Should I go to work tomorrow? I turn the thought over in my head, over and over, carefully, like a tangible thing.

Sometimes things end well by not seeming over. The unfinished quality can be a sort of crutch – a conversation that was left on pause, a discussion that was to be resumed, measurements still to be handed over, paint swatches to compare – a deposit, a guarantee. It’s easier, later, to roll all the intangible remaining bits up into a little ball that can sit somewhere until it dissipates.

Goodbye never does what it should, so I don’t say it. It doesn’t provide a pat ending – not even an ellipses. I’ll be there, at work, tomorrow, knowing that I’m about to be gone – temporarily, but far – and there will be no goodbye to create a false sense of urgency, of poignancy. No one will suddenly hijack what should be my experience to tell me that whatever form of transportation I take is the least safe, or how to stay alive five seconds longer if I’m set on fire. Hot Dad won’t start a hugfest that will vividly remind me of chiropractic work. Instead I will hear a long story about how a banana that was supposed to be eaten in the car has somehow made it all over the face, into the pockets, and smeared on the shirt. “Can you tell Miss Lola you’re so sticky?” Offending Parent asks, unaware that his or her child is mortified to be banana-smeared in front of teachers and peers.

The richer the parents, the more inept they are at feeding their offspring a banana. Fact.

I don’t know if I’ll go in tomorrow. My vacation has already technically started. My existing memories of bananas might prove sufficient.


elsa vs. world

“I want to see the world,” Elsa said, smiling. I wanted to ask why. I wanted to ask are you sure you’re cut out for that? I didn’t want to sound unkind. I tried phrasing it differently in my mind, but she started talking before I could arrive at a new and satisfactory re-phrasing. “I’m going to CouchSurf.” she said happily. “That way I don’t have to pay for a place to stay. And there are CSers all over the world. I could go anywhere.” I picked up a plate and began drying. “Have you – have you done it before?” I asked carefully. “Oh, um, no – but lots of people have.” She shrugged. “It’s easy.”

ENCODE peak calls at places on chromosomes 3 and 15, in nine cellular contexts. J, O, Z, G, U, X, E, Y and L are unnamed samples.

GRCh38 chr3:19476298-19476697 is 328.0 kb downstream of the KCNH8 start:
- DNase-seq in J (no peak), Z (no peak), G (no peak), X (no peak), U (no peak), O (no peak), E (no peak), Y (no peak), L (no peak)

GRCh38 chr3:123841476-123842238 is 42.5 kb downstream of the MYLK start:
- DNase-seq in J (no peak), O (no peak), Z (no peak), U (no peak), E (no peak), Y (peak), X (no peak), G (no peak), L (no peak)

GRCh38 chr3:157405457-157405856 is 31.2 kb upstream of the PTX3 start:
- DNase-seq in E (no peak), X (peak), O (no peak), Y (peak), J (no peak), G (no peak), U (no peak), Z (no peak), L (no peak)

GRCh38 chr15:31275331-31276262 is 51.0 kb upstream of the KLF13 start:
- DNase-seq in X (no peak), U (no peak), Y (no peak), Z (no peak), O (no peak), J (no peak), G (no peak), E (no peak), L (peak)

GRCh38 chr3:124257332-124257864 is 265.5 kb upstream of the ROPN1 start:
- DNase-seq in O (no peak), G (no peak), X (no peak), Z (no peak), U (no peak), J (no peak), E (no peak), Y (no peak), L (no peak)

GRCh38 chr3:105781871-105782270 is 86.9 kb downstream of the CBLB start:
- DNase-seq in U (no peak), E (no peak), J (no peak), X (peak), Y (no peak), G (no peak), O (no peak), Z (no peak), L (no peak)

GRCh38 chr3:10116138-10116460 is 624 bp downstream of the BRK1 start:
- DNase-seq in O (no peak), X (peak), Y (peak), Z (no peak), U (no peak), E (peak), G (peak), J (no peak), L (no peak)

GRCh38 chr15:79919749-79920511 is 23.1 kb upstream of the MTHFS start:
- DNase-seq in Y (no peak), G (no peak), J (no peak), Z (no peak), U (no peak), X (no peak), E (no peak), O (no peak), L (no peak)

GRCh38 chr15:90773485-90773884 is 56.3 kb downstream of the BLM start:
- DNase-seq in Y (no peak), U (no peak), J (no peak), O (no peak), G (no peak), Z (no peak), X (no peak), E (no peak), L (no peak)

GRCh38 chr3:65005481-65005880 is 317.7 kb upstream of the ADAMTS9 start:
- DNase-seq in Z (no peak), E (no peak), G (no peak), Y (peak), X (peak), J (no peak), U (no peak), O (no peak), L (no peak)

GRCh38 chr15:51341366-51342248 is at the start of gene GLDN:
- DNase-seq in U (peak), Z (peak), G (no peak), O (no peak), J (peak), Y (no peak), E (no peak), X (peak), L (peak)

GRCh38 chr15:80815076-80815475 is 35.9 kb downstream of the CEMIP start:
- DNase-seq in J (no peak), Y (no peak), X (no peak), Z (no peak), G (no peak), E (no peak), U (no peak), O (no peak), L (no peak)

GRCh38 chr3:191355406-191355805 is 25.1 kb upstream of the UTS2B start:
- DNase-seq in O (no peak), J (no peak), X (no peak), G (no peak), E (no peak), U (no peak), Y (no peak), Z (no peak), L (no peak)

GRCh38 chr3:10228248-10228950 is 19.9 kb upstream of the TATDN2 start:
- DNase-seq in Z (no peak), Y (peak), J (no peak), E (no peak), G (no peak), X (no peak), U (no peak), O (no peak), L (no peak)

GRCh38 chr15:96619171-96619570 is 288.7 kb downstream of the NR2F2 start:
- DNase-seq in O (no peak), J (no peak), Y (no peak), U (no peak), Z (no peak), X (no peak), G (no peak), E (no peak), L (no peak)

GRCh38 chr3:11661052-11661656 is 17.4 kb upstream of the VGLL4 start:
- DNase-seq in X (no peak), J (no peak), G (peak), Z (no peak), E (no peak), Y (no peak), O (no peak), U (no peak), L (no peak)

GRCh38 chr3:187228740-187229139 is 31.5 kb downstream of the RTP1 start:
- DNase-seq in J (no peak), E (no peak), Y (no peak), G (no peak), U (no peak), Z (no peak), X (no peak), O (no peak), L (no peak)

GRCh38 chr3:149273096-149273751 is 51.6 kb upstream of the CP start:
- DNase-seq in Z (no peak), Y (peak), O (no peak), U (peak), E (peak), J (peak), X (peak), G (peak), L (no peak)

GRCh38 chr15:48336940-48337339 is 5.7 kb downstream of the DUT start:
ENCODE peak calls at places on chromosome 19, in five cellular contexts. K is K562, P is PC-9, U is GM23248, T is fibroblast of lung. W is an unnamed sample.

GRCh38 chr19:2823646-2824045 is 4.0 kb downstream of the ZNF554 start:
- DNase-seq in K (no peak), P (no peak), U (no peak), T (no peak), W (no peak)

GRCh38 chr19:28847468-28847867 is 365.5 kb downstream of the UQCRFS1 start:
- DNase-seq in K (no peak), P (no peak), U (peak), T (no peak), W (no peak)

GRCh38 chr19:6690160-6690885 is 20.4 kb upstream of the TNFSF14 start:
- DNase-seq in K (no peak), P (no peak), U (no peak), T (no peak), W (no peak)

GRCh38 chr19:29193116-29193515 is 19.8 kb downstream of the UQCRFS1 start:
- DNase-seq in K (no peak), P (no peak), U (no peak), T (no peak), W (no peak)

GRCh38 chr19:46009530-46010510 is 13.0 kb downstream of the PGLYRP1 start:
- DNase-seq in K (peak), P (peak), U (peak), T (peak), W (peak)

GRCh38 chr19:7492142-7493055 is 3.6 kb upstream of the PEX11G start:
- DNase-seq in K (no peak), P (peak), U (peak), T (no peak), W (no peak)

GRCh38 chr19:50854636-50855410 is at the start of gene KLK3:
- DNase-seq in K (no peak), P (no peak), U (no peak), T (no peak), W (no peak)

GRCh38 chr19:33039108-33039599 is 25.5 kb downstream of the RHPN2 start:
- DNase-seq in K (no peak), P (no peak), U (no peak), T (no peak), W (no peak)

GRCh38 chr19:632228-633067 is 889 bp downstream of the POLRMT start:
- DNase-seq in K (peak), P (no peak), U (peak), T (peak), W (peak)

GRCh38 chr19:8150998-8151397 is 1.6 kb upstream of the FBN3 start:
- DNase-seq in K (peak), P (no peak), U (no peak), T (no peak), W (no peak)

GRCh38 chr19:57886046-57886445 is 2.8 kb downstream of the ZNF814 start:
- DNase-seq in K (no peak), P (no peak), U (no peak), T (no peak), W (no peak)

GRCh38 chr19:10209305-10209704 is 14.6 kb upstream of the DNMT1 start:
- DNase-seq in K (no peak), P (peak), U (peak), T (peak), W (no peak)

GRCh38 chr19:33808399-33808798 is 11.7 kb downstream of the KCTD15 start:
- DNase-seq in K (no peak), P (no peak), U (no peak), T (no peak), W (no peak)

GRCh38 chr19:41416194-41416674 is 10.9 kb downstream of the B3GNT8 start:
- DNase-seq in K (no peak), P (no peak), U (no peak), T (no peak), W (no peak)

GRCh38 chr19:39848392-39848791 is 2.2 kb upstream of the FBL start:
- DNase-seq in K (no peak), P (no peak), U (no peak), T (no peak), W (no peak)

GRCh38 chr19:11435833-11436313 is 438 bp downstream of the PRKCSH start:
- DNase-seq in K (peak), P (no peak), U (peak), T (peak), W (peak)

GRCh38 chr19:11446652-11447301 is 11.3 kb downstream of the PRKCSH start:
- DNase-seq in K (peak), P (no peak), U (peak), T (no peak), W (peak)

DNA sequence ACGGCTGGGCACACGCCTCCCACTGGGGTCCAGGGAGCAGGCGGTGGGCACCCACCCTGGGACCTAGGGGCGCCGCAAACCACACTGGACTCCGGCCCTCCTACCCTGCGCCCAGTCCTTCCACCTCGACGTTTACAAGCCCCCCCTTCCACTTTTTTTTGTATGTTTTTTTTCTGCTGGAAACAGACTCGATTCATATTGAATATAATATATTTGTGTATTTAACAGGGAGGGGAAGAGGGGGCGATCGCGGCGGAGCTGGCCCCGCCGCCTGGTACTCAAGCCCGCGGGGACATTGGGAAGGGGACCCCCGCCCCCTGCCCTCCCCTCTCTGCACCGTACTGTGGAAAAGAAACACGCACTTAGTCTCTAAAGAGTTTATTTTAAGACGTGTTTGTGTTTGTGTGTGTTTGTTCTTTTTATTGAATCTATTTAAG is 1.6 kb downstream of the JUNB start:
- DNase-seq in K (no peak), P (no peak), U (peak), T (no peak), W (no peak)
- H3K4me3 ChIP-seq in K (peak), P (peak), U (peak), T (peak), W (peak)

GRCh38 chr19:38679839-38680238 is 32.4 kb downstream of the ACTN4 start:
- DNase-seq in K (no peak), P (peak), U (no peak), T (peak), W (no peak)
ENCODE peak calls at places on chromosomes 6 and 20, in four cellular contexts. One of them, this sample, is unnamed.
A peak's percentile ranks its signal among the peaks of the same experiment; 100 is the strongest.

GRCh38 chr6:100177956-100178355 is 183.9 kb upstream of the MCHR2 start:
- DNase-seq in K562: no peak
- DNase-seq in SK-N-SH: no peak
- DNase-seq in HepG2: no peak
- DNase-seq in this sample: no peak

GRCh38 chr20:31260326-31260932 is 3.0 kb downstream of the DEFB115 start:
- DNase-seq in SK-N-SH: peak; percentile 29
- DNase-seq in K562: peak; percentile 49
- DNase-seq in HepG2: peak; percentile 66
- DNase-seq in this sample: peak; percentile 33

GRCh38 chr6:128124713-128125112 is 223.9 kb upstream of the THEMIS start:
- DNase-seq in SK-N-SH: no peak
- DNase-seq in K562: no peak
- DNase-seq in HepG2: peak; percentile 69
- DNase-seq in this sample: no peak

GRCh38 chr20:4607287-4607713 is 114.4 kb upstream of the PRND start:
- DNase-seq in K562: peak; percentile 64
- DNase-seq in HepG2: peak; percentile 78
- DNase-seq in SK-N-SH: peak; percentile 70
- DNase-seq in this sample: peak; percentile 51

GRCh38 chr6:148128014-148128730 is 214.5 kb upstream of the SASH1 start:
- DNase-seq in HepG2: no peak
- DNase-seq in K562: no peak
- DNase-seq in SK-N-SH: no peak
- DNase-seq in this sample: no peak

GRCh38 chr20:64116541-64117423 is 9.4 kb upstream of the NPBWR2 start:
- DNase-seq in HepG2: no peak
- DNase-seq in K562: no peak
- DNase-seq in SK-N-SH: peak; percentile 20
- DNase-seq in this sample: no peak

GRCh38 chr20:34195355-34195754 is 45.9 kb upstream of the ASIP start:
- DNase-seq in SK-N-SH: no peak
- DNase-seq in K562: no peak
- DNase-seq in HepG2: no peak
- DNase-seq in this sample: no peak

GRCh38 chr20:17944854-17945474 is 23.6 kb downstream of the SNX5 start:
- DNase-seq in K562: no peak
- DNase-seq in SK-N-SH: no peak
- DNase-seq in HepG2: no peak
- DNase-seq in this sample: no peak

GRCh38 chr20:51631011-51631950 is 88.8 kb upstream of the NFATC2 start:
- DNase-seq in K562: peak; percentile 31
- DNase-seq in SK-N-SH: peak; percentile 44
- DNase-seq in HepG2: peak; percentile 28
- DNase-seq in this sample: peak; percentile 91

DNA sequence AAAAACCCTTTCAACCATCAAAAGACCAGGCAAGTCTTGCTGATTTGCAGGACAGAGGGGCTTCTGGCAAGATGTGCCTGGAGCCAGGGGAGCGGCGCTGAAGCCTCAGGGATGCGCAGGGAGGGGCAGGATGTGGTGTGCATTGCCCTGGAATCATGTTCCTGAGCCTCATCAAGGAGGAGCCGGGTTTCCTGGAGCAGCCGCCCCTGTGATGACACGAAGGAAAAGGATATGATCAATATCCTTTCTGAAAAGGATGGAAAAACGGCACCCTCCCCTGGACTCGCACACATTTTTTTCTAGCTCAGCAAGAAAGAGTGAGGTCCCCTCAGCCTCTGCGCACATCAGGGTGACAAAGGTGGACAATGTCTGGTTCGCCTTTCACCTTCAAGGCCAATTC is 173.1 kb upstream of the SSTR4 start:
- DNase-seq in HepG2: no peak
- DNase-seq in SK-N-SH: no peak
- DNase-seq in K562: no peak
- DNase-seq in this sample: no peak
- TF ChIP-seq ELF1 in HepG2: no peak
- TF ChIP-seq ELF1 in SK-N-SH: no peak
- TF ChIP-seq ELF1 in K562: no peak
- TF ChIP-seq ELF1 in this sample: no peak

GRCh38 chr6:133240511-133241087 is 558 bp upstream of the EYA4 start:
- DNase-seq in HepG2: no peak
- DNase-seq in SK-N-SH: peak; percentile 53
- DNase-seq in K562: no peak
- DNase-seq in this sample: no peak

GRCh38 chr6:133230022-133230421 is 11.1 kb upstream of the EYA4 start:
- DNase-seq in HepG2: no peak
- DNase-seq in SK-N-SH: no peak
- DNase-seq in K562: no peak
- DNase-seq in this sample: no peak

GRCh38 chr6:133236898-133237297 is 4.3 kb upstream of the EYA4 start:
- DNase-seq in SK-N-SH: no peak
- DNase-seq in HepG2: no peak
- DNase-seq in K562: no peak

“Did Elsa tell you about wanting to see the world?” I asked the director, hours later, dishes dried and stored. She nodded. “So I guess she’s quitting?” I mean – of course she has to quit to see the world. Another nod. “Since when does she not want to devote her life to children?” I felt vaguely betrayed, at the very least disappointed. “Honestly?”
“Yes, of course honestly.”
“Since you made it look so easy.”

if only

Had he and I met, I wanted to say, under different circumstances, we would have been fast friends. I wanted to say it – but it’s incredibly trite. I bought underwear instead. I was at Victoria’s Secret, so underwear buying was in order. Expected. I placed several varieties of lace in a row and tried to decide between leopard lace and champagne-coloured sparkle lace.

But we didn’t meet under different circumstances. We met under these: he brought his child to my daycare. He shook my hand and then, well, then I met his wife. Blue leopard or wait, is that zebra or giraffe or animal at all? The saleslady was shaking her head at me. She approved only of the champagne sparkle lace. Of course he’s married. Of course we can’t be friends. Slippery slope. Sticky wicket.

“And here is the matching bra! What’s your size?” She arched her eyebrows; she thought I was kidding. I held the bra flush against my chest to show her I was not. I liked his face when we met. Instantly. It’s nice; I hardly ever just like a face. His wife told me once “He’s funny looking, isn’t he? He’s got weird looks, right?” and she sighed without me even answering. I didn’t have to know that. I hadn’t asked.

“If you buy – look – only a little more, you can get the free gift!” New saleslady was looking at me with her big, beautiful eyes. “Do you like eyeshadow palettes?” She held up something boxy and incomprehensible. “I don’t . . . that’s really eyeshadow? I wouldn’t know how – I don’t wear makeup.” She nodded knowingly and told me where to find the extra-soft t-shirts. “T-shirts!” said my friend. “You love t-shirts! Let’s go see.” I answered and began to look them over, shiny, bright colours, glitter, emblazoned with ‘Pink’ and numbers and graphics.

He’s lost weight recently. He thinks I don’t know they’re fighting. I don’t like to see him unhappy, or painfully thin. He asked me to tell him if he was ever not being a good enough dad. “Or if I’m not polite enough to you. Or the other teachers. Or . . . anything that I should do. I don’t know.”

“So you want pants?” I looked down; I had somehow wandered into the pants section. Four pairs of eyes were trained on me, expectantly. “Do you even know what you want?” My friend asked me, almost teasing. “I always know what I want,” I told her “and you should know that about me by now.” Inwardly resolving, of course, not to think about it anymore. My vacation is coming. If I don’t see him, I’ll forget. It’s not important.